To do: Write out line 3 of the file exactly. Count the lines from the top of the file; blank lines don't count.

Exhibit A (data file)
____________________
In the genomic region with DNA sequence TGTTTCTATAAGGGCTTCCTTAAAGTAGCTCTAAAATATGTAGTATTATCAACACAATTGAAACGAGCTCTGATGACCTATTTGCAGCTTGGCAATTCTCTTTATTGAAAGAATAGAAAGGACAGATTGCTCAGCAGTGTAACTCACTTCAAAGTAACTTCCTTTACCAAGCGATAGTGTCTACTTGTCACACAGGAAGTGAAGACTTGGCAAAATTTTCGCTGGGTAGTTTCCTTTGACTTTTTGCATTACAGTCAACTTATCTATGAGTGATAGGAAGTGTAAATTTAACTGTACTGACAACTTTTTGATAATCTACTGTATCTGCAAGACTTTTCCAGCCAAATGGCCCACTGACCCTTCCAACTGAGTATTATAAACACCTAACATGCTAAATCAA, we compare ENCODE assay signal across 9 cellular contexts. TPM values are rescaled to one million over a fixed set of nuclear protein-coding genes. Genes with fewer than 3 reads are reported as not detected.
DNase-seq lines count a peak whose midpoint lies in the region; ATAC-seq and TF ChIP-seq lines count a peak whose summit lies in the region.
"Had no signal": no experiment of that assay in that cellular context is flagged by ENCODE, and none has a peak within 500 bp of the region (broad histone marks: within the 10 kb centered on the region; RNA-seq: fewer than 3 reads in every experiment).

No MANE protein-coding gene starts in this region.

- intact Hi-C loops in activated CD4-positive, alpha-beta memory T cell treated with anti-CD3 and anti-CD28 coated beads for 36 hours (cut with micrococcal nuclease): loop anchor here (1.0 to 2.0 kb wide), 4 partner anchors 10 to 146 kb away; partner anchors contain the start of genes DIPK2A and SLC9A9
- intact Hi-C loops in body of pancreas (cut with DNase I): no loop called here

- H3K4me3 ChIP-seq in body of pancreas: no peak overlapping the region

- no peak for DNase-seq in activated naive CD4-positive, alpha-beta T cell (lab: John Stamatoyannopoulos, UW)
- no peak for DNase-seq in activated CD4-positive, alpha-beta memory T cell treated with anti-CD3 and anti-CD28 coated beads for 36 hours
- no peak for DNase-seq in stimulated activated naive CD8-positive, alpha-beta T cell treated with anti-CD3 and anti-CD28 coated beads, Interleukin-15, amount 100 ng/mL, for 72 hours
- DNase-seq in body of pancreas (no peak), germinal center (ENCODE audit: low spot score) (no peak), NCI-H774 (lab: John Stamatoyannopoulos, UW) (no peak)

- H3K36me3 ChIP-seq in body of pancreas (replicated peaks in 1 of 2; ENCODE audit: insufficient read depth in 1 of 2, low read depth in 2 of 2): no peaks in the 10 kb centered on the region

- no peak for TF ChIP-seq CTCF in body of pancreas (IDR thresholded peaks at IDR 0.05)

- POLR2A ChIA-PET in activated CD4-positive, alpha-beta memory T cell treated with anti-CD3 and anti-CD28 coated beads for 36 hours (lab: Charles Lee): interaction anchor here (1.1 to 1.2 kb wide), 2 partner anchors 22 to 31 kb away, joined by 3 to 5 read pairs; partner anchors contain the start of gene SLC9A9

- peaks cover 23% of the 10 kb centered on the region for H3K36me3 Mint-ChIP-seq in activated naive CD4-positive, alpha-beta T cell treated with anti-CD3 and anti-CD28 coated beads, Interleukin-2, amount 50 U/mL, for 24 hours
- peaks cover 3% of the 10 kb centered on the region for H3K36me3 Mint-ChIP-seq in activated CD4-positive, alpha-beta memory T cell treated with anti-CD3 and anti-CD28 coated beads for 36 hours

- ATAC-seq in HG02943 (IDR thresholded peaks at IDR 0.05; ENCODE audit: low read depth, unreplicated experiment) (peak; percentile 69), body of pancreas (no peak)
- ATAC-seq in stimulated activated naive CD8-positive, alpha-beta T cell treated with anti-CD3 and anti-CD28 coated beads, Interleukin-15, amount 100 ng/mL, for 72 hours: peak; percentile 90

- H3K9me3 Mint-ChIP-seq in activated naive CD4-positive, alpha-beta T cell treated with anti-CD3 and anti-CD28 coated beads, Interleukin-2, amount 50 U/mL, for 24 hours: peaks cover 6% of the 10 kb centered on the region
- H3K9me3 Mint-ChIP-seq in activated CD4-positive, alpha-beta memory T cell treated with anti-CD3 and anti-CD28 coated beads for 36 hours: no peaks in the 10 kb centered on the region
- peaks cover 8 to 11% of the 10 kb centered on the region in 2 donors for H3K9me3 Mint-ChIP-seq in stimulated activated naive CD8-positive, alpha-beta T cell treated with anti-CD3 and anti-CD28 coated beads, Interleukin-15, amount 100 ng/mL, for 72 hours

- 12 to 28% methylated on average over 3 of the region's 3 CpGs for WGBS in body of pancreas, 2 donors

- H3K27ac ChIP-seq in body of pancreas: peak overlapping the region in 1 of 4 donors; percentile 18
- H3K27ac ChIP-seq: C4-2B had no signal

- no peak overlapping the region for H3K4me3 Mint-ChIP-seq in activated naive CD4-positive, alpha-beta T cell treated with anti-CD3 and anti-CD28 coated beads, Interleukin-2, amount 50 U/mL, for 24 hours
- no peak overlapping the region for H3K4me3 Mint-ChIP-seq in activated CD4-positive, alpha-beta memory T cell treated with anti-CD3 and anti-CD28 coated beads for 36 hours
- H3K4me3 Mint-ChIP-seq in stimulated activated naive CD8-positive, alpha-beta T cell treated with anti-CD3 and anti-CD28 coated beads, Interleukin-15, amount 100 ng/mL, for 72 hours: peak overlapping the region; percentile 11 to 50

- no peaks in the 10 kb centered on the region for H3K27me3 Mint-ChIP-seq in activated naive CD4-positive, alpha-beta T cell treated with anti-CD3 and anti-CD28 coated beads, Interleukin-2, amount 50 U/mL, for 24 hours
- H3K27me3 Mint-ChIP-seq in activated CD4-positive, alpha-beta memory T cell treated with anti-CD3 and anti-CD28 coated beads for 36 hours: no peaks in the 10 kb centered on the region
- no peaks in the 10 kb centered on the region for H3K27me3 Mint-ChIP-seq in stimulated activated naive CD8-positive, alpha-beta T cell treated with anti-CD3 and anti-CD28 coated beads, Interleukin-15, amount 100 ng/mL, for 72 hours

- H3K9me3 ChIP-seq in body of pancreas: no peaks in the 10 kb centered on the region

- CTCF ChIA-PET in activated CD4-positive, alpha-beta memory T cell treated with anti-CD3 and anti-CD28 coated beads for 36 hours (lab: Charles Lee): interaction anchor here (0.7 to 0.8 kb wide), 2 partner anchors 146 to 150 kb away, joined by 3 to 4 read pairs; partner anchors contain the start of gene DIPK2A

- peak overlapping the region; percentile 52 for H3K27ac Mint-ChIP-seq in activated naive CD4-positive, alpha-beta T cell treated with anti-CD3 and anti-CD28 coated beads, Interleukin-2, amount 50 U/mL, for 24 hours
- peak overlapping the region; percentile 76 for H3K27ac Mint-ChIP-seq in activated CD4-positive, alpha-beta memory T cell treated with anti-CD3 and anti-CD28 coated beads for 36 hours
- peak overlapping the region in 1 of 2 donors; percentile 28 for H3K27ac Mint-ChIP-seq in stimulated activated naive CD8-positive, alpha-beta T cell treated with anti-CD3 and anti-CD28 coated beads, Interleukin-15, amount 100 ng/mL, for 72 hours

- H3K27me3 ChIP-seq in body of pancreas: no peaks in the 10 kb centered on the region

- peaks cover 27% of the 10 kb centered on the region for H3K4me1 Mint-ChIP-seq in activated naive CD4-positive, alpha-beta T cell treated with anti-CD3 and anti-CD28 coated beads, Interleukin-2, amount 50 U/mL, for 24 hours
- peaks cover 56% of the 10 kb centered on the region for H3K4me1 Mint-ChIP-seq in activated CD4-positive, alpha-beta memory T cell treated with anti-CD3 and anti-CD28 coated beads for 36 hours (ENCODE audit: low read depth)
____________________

"Had no signal": no experiment of that assay in that cellular context is flagged by ENCODE, and none has a peak within 500 bp of the region (broad histone marks: within the 10 kb centered on the region; RNA-seq: fewer than 3 reads in every experiment).